My beloved father was in the commercial construction business in Dallas for over 35 years. Over the years of his professional career he built over 100 churches and almost as many schools. He was an honest man, a good man, a godly man. Only recently it occurred to me as well that he had a social conscience – he chose not to construct buildings that would offer detrimental goods and services. I remember a discussion about a liquor store job at an economic time when he needed the business. I remember, too, his firm stand on this non-negotiable principle.
After he died in 2005, I found Luke 14:28-30 marked in his Bible, noted in his precise engineer’s handwriting as the Estimator’s Verse: “For which of you, desiring to build a tower, does not first sit down and count the cost, whether he has enough to complete it? Otherwise, when he has laid a foundation, and is not able to finish, all who see it begin to mock him, saying, ‘This man began to build, and was not able to finish’” (ESV). My father was a good estimator - in his work and in his life.
When we grieve the death of one we love, most of us – at some time sooner or later – reach a moment when we realize we must rebuild our lives. Yet many of us pause to consider what it is we’re going to have to do to help ourselves – we stop, sit down, and count the cost. We question whether we really want to expend the effort for an unknown future. One thing I learned from my father – by example and observation – is that building is risky business. It takes commitment, consistency, persistence, and a whole lot of intestinal fortitude. But when we risk and invest ourselves in rebuilding for the future, likely our reward will greatly exceed even our best expectation, "Eye has not seen, nor ear heard, nor have entered into the heart of man the things which God has prepared for those who love Him" (1 Corinthians 2:9 NKJV).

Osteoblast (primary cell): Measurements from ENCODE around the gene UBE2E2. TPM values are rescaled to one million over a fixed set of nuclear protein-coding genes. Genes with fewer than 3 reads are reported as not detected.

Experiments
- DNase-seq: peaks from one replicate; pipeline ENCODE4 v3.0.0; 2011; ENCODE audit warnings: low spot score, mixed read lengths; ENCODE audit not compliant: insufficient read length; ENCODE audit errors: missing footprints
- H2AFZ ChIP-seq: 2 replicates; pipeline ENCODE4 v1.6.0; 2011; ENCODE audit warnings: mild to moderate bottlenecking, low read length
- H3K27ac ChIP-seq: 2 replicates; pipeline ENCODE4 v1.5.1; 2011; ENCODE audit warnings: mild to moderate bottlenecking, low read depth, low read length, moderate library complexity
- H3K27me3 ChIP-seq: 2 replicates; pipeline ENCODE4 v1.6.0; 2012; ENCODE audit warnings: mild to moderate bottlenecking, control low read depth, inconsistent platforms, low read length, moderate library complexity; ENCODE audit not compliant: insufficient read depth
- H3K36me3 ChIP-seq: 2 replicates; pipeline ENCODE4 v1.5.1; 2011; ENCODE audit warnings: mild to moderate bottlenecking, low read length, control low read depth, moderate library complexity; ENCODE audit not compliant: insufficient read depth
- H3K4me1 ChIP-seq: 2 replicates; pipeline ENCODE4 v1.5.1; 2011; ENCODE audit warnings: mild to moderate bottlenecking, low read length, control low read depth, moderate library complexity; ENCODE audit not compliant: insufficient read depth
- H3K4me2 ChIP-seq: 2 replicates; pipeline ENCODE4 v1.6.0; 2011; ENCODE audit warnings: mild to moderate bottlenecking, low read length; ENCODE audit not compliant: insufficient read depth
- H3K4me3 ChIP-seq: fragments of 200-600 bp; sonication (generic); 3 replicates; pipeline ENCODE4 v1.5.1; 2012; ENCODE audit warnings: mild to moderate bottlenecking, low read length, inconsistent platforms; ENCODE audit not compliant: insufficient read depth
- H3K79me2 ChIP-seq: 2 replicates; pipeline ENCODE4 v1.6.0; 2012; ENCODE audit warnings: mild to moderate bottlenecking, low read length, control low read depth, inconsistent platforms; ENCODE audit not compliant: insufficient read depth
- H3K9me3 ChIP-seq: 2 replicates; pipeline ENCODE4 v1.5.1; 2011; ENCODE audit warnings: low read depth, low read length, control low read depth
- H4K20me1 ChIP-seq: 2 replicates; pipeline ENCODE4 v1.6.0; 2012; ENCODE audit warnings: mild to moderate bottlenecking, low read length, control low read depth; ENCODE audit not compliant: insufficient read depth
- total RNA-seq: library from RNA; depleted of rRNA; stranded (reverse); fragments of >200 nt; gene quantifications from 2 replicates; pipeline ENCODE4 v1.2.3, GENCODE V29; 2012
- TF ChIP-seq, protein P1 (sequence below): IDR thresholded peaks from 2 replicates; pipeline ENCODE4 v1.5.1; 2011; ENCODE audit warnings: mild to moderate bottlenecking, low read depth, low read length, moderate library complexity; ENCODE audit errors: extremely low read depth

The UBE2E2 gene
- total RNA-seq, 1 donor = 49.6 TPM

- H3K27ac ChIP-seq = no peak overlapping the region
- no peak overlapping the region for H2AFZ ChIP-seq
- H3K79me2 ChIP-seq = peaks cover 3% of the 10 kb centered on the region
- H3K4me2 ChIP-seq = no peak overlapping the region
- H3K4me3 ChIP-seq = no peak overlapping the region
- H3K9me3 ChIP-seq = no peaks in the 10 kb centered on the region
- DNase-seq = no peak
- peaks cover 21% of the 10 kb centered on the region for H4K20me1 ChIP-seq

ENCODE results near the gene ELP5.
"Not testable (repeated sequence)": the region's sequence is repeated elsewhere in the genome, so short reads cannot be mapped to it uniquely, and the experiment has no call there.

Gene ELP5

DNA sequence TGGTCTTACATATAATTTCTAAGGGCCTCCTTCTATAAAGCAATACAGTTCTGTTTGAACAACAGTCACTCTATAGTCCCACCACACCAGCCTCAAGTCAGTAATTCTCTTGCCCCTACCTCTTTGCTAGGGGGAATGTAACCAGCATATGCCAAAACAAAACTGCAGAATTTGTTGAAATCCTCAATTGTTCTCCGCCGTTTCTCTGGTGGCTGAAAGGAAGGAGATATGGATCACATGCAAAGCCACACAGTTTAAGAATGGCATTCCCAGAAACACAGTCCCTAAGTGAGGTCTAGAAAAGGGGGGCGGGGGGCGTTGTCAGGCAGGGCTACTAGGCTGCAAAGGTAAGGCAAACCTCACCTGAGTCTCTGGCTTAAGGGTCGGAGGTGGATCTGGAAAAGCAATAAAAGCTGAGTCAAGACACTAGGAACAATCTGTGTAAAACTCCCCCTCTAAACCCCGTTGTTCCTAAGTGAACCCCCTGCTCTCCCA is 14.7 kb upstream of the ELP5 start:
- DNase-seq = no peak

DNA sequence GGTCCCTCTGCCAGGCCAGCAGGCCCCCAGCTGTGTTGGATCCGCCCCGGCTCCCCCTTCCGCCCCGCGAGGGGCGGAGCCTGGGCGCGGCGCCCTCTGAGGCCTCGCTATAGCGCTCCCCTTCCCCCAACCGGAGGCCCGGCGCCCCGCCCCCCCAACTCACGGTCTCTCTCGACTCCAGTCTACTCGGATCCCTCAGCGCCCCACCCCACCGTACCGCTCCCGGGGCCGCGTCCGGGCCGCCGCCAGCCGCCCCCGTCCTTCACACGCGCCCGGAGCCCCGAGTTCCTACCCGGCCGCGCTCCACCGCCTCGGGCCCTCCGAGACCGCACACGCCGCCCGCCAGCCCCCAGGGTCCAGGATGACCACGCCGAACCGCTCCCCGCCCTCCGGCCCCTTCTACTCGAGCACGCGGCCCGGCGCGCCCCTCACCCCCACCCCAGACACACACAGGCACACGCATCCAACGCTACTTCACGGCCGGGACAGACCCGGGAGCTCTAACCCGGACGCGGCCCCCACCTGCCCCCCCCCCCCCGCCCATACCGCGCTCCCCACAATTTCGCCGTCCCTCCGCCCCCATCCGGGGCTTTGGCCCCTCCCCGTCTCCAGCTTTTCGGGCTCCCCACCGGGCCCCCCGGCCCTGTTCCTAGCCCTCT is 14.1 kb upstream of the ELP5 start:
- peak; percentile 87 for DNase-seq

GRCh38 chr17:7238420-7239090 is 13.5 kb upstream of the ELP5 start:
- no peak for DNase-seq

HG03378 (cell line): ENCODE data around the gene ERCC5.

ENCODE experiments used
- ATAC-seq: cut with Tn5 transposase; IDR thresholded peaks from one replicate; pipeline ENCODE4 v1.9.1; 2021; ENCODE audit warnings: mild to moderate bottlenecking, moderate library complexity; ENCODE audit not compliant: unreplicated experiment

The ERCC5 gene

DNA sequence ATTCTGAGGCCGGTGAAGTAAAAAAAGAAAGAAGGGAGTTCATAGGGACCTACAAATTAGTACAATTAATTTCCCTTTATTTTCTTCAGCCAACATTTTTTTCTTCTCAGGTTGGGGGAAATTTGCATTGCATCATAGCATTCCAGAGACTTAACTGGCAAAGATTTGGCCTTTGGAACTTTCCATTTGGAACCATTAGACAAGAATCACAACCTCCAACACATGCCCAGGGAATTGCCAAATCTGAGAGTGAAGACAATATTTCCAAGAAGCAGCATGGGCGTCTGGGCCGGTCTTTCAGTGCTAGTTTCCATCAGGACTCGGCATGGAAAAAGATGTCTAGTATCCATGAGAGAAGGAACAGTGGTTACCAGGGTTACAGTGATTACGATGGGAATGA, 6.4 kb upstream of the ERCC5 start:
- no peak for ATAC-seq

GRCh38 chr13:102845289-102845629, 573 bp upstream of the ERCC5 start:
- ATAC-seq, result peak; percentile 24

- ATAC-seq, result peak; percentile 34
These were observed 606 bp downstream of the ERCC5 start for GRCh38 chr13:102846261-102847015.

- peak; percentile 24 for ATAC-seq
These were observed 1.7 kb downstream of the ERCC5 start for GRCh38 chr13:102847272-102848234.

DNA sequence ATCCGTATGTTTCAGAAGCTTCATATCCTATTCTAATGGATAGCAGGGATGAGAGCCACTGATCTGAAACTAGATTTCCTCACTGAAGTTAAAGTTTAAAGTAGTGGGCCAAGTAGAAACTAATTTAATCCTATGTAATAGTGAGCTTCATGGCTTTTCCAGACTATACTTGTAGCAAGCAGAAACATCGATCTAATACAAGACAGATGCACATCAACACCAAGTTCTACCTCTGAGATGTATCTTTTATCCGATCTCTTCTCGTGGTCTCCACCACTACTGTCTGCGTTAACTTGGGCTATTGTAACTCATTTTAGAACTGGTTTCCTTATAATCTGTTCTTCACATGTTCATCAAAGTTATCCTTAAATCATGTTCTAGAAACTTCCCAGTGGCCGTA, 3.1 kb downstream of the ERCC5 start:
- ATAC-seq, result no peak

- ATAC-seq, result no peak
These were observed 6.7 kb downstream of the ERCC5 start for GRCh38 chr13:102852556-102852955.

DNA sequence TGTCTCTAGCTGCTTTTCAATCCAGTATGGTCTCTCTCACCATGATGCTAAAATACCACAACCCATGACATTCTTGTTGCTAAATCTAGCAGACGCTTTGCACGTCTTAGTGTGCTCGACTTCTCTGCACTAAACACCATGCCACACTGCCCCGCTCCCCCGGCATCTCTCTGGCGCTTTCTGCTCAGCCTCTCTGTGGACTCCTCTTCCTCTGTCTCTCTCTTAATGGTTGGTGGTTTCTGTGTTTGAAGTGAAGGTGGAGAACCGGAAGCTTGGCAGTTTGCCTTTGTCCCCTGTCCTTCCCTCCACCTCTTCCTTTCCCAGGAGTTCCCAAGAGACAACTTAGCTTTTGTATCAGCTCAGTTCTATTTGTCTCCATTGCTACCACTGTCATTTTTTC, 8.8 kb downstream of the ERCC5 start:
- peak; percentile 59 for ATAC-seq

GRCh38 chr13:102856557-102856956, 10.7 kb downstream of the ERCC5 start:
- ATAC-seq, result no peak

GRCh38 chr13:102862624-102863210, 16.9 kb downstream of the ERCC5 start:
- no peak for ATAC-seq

When we’re near the end of the journey and have done the most arduous work of grief, sometimes we feel we’ve run out of spiritual and mental energy. We wonder whether we have the stamina and self-discipline to rebuild our lives. But if we’re willing, emotionally we roll up our sleeves with resolve and determination to complete the job of restoration.
We hope and dream again, we prepare and plan for the rest of our lives. We do this, too, at our own pace, unfazed by the urging and suggestions of others. We don’t know how long rebuilding will take or when we’ll be finished, but with single-minded focus we do the slow, steady work of reassembling of the best of who we are, shaped and transformed by the best of the one we love and grieve.
Counting the cost is about assessing whether we have the resources and reserves to envision the future - a future of goodness, wonder, and purpose. Believing in God’s plan for our lives is the work of faith, “We look not at what can be seen but at what cannot be seen; for what can be seen is temporary, but what cannot be seen is eternal” (2 Corinthians 4:18 NRSV). And after we count the cost, we take the risk and rebuild our lives. With God as our unshakeable foundation we finish the work, renewed in fulness of joy and God's perfect peace.
For we are God’s servants, working together; you are God’s field, God’s building.
1 Corinthians 3:9 NRSV
Keep me this day, O God, in the construct of your future. Amen.